Not only were we interested in learning about the neighborhood, but the residents of the South End were interested in what we were doing. One little boy rode his bike up to a coworker, wanting to know what was going on. She told him that we were looking at the historic buildings, at the architecture, to which he said, “architecture, I like that word, I’m gonna start using it.” He turned his head to his friends and yelled “they’re looking at the architecture” and rode off.

Christiana Limniatis

Communications Coordinator, Historic Albany Foundation

Albany

Name Callers

To the Editor:

A big “thank you” to everyone involved in the preparation, writing and publishing of “Hello, Nurse?” [June 7]. It takes courage to speak out about nursing-home failures these days. And sadly, this important topic is not being adequately reported in the area’s major dailies. I hope Metroland will continue its practice of reporting on issues of local importance ignored by these other papers. I hope too that Albany County Legislator Shawn Morse will continue to speak out on behalf of those unable or too fearful to do so.

The County Executive and the Nursing Home Director deserve a big “shame on you” for their standard, inadequate responses to questions posed to them regarding nursing home placement for county residents now that no new admissions are being permitted to our county operated home. Having to travel to other counties or states to visit and care for elderly family members is absurd and incredibly unfair. This is particularly true while many other area nursing homes continue to refuse to accept those on Medicaid or with high needs such as dementia, wound care, or ventilator-dependence.

I wonder how our county executive might handle things with his own family. Would he be able to provide “care at home” given his busy schedule? Or, might he find he had to employ private caregivers for his loved ones even in a “good” facility? Rather than pontificating about unavailable/unreliable care-at-home or pushing downsizing, how about assuring county residents of a reasonable safety net—especially for its less fortunate.

I am astonished that a nursing-home director would still use a pejorative like referring to someone’s grandmother as “Granny.” I wonder how much this contributes to the sort of care problems referenced in the article, and why too, the ACNH has not been able to meet its own direct-care staffing needs.

County nursing homes may be finding themselves in financial difficulty in part because the state and its county governments have been forced by the feds to end certain long-standing “creative” billing in which both the state and counties benefited at the expense of their county-operated nursing homes. This clever bookkeeping technique—pioneered by New York and a few other savvy states—had the plug pulled by Congress. Now counties have less financial incentive to operate their own facilities and are scurrying to stop providing the costly traditional safety net of a county-operated nursing home. Is it about “rightsizing” and “care-at-home”—or just rats running for a hole?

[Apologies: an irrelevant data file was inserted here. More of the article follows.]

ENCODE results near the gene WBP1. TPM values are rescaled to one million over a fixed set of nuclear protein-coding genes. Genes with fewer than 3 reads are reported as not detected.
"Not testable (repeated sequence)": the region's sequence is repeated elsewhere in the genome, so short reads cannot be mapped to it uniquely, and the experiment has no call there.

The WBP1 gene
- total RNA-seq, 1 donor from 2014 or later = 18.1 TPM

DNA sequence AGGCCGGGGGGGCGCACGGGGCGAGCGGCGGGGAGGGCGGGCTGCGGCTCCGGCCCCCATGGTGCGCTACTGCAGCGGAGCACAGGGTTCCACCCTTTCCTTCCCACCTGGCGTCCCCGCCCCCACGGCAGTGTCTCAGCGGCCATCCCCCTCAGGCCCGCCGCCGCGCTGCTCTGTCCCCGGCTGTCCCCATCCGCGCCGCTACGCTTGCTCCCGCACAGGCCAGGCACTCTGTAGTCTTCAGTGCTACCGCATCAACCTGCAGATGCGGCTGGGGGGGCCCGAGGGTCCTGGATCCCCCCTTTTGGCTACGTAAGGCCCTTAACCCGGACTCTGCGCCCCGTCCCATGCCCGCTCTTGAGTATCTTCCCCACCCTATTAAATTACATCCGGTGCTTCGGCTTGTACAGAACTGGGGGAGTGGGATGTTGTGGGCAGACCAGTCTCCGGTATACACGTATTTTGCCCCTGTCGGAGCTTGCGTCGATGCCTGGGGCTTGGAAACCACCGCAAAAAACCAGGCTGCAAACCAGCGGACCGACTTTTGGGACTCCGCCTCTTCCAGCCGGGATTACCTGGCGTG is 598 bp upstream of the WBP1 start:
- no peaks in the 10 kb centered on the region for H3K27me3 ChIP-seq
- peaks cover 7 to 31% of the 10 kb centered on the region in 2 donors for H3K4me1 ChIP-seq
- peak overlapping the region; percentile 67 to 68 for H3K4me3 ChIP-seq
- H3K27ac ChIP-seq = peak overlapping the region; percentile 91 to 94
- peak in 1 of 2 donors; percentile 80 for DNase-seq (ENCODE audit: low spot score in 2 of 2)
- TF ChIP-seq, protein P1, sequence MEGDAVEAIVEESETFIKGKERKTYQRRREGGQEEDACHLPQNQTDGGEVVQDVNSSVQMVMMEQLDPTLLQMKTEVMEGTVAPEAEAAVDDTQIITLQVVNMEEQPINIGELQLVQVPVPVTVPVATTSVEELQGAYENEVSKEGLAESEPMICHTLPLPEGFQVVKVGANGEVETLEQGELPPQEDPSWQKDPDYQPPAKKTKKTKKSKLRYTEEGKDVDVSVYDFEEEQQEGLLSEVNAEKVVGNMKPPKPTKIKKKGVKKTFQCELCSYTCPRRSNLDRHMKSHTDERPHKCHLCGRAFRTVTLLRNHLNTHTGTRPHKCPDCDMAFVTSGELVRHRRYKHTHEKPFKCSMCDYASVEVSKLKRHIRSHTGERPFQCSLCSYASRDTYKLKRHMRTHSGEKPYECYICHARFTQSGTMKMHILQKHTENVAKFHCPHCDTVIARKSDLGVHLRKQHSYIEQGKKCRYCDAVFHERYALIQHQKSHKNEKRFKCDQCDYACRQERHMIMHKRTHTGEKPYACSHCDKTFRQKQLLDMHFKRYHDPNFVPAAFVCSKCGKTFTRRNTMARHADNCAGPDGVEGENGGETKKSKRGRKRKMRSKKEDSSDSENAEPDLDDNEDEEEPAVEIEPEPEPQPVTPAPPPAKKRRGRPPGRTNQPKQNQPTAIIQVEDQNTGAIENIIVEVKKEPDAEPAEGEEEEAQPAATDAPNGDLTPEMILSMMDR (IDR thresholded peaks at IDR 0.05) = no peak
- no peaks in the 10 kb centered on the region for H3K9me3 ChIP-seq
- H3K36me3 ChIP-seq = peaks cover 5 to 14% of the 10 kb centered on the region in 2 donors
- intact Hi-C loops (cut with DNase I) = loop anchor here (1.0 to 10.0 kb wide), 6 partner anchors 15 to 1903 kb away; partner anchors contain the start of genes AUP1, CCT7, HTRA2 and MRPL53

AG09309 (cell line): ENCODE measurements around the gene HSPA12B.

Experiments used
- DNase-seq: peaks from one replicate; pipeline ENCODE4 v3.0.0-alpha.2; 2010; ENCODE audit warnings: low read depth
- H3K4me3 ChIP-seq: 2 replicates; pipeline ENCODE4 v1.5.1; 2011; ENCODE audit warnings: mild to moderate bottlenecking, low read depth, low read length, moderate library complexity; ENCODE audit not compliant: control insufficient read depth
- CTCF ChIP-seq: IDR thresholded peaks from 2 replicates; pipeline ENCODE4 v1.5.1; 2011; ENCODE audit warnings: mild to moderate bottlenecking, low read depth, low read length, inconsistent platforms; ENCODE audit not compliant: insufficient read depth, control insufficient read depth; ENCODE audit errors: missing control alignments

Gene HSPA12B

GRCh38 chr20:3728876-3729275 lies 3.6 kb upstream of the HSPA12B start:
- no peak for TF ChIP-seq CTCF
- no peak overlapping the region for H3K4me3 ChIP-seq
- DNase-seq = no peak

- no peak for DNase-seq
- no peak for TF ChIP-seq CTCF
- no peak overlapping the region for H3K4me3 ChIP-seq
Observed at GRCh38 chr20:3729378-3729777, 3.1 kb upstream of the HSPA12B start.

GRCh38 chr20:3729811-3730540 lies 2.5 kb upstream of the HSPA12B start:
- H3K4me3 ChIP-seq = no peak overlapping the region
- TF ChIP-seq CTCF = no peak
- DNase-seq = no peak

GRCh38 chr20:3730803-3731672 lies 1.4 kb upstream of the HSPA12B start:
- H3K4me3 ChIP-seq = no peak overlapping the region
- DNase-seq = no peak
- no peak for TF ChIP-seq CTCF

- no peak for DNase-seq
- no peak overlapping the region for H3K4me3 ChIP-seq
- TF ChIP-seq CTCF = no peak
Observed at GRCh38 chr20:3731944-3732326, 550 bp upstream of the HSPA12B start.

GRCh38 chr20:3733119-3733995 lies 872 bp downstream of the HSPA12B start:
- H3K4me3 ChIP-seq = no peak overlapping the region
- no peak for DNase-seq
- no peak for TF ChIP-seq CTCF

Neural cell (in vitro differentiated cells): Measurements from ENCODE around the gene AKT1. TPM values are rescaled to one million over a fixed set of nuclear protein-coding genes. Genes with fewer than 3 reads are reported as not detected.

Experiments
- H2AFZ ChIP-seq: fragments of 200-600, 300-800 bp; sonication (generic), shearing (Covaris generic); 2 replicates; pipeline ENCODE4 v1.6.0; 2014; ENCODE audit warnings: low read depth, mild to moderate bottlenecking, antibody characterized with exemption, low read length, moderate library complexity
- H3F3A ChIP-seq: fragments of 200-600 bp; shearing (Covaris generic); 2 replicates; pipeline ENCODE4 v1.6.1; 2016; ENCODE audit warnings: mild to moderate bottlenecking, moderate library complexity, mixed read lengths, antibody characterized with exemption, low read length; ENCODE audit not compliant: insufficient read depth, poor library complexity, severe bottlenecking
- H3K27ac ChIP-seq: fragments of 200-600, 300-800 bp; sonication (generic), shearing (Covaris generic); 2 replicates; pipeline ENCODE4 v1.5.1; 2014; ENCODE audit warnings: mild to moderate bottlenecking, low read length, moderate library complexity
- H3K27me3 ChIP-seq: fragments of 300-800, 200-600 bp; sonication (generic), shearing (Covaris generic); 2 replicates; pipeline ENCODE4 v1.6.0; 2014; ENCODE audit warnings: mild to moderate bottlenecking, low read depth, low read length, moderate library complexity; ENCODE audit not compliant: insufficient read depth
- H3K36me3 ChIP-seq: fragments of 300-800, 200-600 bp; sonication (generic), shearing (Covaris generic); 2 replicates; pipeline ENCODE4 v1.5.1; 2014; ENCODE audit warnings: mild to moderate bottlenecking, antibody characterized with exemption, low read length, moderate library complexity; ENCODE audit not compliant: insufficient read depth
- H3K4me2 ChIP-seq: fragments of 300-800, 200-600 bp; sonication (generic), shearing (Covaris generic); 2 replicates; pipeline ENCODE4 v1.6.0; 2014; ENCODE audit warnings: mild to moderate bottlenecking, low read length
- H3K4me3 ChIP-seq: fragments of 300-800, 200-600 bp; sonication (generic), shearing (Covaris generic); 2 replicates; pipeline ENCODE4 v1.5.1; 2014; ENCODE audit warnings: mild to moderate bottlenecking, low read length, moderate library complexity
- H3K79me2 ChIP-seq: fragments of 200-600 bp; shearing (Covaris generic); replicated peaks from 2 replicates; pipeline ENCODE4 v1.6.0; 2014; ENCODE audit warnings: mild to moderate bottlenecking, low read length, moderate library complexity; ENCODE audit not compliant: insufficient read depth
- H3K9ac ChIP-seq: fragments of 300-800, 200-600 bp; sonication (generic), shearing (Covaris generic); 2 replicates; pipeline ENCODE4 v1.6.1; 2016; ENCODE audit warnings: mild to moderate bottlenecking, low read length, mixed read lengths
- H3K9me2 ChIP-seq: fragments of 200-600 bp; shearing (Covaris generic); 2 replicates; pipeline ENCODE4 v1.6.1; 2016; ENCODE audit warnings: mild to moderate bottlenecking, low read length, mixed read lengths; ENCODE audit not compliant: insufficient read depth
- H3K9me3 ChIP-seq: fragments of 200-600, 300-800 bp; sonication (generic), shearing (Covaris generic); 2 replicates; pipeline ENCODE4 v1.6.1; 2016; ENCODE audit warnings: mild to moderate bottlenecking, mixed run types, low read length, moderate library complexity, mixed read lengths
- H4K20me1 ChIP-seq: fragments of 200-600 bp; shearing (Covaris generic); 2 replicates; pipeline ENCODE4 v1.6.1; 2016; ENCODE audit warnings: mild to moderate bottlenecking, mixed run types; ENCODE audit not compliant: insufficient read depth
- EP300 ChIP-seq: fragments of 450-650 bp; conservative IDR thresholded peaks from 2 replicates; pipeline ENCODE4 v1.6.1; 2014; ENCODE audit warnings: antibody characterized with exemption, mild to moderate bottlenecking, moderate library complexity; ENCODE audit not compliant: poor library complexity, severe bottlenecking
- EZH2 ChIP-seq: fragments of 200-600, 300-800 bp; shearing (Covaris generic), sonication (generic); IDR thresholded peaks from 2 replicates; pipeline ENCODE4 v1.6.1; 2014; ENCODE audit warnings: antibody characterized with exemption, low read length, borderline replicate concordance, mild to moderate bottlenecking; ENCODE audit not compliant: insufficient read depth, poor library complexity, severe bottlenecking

Our innocent, helpless aged deserve better. Let officials know they have to do more than offer tired platitudes. Let them know you expect and demand that our elders receive proper respect and adequate protection in their later years. No one should have to travel to another state for long-term care, which we in New York are perfectly capable of providing. And tell the governor to stop trying to balance budgets on the very tired and worn backs of our parents. Nursing homes need to exist until other models are proven to work. And until then, they must be run in a safe and appropriate manner. Think his parents will wind up at Albany County, or any other nursing home? Yeah, right.

Harry Kornblau

Albany

Heard It

To the Editor:

I would like to comment on a statement made in the article “No Soldier Left Behind” [Newsfront, May 31] that was made by Leland Lakritz of the Saratoga Peace Alliance. He said that he did not believe that the president would leave the troops in Iraq without funding. With all due respect, Mr. Lakritz: Believe it! Dubya is just that arrogant, pigheaded, and, in my opinion, maybe even sadistic. Even without funding, he’d never withdraw the troops and end the war. He’d keep them there without the proper protection to be maimed slaughtered and then turn around and blame congress in general (and the Democrats in particular) for the carnage. As a matter of fact, he even said as much (not in so many words) quite a few times in the days leading up to his veto of the first bill (the one with the withdrawal schedule in it). Please understand, I wasn’t happy about Kirsten voting for the funding either, but I understand why she felt she had to.

Jill Hayes

Waterford

Metroland welcomes typed, double-spaced letters addressed to the editor. Metroland reserves the right to edit letters for length or clarity; 300 words is the preferred maximum. You must include your name, address and day and evening telephone numbers. We will not publish letters that cannot be verified, nor those that are anonymous, illegible, irresponsible or factually inaccurate.